Food & Health
Food & Health
Pulse Crops: Pea, lentil
One of the most common insect pests found in pulse crops is the pea aphid. They are small, about 1/8+ inch long and pale to dark green with reddish eyes.
Pea aphids have multiple generations per year and overwinter as eggs in alfalfa, clover or vetch. In the spring, nymphs hatch from eggs and appear similar to the wingless adult but smaller. Nymphs molt four times and mature into adults in 10 to 14 days. Pea aphids can reproduce rapidly when temperatures are around 65F and relative humidity near 80 percent. Infestations can originate from local alfalfa fields or can migrate in from the southern states.
Aphids suck the sap from plants and may vector viral diseases. Populations of only ten aphids per plant can cause economic damage, especially if plants are heat stressed. Pulse crops are especially susceptible in the flowering and early pod stage can result in lower yields due to less seed formation and smaller seed size. Protein content and other quality issues do not appear to be affected by aphid feeding. Aphid populations are usually kept low by heavy rains or by beneficial insects (parasitoid wasps) and predators, such as lady bird beetle and lacewings. Early seeding also can reduce damage caused by pea aphids.
Scouting for aphids in pulse crops is conducted using either a sweep net or examining the number of aphids per plant tip when 50 to 75 percent of the crop is flowering. Take 180 degree sweeps using a 15-inch sweep net or check at least five 8-inch plant tips from four different locations in the field. Population estimates should be calculated by averaging counts taken from four separate areas of the field. Insecticides should be considered when the following action thresholds are reached:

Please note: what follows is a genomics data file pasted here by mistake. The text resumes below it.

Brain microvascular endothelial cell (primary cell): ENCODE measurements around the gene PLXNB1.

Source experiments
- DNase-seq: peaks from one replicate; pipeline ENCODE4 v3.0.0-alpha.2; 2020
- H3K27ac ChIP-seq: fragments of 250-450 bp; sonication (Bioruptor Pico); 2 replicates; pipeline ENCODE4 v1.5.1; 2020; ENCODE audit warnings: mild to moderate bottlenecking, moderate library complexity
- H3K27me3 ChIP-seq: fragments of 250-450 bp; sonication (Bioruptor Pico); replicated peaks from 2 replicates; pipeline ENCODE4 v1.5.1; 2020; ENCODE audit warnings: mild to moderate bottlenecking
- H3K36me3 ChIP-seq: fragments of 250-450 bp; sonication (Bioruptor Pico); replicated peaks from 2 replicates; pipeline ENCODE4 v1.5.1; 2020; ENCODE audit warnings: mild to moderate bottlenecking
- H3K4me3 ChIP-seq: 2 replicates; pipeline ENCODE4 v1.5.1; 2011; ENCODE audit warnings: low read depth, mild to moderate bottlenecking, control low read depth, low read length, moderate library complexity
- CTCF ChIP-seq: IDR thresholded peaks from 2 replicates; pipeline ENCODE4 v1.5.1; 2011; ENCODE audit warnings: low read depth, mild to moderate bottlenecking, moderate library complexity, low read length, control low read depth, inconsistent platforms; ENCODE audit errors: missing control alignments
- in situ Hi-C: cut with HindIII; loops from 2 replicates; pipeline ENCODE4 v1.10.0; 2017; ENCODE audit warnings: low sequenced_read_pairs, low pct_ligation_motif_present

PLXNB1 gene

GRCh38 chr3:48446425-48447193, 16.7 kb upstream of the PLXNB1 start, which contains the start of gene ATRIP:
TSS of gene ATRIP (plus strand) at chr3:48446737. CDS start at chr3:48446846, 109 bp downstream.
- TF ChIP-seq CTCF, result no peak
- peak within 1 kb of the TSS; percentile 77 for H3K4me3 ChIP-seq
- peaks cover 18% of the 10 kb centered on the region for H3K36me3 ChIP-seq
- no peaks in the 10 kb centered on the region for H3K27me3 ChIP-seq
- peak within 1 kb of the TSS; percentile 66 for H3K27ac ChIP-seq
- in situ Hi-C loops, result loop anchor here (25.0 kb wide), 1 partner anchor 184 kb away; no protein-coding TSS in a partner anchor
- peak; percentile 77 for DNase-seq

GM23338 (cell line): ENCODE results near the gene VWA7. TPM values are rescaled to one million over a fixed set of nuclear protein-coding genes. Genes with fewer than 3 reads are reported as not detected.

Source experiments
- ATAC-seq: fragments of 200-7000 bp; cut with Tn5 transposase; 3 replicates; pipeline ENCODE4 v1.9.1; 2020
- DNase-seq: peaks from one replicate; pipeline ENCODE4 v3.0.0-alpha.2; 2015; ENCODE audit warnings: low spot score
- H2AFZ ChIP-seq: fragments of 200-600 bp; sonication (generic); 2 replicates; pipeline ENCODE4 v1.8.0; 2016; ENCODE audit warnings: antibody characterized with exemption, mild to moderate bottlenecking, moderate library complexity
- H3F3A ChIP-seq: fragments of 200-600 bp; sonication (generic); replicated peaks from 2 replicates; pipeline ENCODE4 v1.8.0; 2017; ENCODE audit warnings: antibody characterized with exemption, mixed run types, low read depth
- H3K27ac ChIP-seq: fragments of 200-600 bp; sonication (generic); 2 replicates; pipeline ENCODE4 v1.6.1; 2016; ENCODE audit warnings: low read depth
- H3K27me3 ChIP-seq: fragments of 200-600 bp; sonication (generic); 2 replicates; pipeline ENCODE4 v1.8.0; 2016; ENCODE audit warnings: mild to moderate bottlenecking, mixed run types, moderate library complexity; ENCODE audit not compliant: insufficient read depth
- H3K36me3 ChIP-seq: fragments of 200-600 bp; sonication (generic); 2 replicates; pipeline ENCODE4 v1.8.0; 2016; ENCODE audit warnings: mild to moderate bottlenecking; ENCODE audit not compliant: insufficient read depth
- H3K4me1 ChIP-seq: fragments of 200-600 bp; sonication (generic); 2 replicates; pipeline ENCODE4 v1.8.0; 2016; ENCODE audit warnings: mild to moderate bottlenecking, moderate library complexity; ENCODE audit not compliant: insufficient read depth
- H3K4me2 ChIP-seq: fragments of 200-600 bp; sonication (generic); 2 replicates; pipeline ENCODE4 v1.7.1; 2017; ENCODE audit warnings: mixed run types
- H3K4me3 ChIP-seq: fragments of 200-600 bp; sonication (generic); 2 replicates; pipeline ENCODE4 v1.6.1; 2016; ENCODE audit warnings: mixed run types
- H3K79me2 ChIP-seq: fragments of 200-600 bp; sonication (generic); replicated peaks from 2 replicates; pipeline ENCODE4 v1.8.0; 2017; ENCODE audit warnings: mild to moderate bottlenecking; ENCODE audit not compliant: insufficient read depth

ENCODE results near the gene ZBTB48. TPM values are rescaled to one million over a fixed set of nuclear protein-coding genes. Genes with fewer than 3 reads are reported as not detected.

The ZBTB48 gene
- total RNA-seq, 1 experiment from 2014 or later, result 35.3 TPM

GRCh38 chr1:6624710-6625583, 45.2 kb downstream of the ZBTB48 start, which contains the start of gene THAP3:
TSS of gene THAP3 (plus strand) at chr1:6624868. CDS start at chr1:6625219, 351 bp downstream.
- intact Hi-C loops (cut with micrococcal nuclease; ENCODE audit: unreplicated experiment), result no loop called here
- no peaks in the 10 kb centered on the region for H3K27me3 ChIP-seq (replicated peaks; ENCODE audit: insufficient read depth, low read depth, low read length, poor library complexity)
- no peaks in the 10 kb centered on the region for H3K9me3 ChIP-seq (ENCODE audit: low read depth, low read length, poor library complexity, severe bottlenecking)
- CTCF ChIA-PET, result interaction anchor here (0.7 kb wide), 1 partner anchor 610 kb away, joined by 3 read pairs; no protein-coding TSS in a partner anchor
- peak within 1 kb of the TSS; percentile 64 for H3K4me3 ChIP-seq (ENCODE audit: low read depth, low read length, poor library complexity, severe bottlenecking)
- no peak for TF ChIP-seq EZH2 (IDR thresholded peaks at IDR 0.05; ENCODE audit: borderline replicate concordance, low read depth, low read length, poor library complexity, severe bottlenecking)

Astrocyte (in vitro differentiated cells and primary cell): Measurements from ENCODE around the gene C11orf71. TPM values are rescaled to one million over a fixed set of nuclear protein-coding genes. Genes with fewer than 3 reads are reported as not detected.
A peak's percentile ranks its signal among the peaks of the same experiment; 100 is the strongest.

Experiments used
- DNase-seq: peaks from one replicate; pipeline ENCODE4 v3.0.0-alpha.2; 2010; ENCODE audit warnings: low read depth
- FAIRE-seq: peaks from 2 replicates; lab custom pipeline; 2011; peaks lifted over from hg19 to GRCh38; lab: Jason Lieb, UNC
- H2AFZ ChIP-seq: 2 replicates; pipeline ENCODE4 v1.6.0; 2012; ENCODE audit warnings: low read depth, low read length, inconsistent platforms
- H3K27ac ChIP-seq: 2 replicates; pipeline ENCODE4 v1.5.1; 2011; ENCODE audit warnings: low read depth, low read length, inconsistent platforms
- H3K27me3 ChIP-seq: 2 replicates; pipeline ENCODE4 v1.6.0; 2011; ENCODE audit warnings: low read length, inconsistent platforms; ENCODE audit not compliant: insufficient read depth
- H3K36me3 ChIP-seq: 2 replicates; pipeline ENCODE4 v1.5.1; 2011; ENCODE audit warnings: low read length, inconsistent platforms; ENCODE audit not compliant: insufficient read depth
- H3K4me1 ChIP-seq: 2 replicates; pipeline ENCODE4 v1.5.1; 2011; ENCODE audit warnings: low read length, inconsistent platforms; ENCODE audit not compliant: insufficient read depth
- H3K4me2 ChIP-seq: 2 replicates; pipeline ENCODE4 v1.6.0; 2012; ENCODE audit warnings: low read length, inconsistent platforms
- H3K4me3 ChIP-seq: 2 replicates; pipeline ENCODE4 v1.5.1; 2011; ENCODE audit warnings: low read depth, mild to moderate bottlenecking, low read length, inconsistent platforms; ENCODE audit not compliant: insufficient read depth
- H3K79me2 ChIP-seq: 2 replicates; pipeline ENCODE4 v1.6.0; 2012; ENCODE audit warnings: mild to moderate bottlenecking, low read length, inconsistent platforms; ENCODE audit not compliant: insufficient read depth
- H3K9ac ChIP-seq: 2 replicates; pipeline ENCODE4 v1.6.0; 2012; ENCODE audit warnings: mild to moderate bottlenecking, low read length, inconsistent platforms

Economic thresholds may vary depending on the value of the crops and cost of control, as well as variation in potential seed weight caused by variation in precipitation and heat stress.
The economic threshold in peas at $5.71 per bushel and average control cost of $6.73-$9.25/acre is 2 to 3 aphids per 8-inch plant tips, or 9 to 12 aphids per sweep (or 90 to 120 aphids per 10 sweeps), at flowering. If the economic threshold is exceeded, a single application of insecticide when 50% of plants have produced some young pods will protect the crop against yield loss and be cost-effective. Cultivars of peas may also vary in their tolerance to feeding by pea aphids, thus economic injury levels may differ between cultivars. The economic thresholds presented above were developed using "Century" field peas.
The following table relates yield loss in peas for average aphid counts from 1 to 8 aphids per 8-inch pea stem tip when about 25% of the crop has begun to flower.
Research in Manitoba has shown that insecticides applied when pods first form protects pea yield better than earlier or later applications. Control at the early pod stage provides protection through the pod formation and elongation stages, which are very sensitive to aphid damage.
Pea aphids adult & nymphs
Pea aphids nymph - closeup
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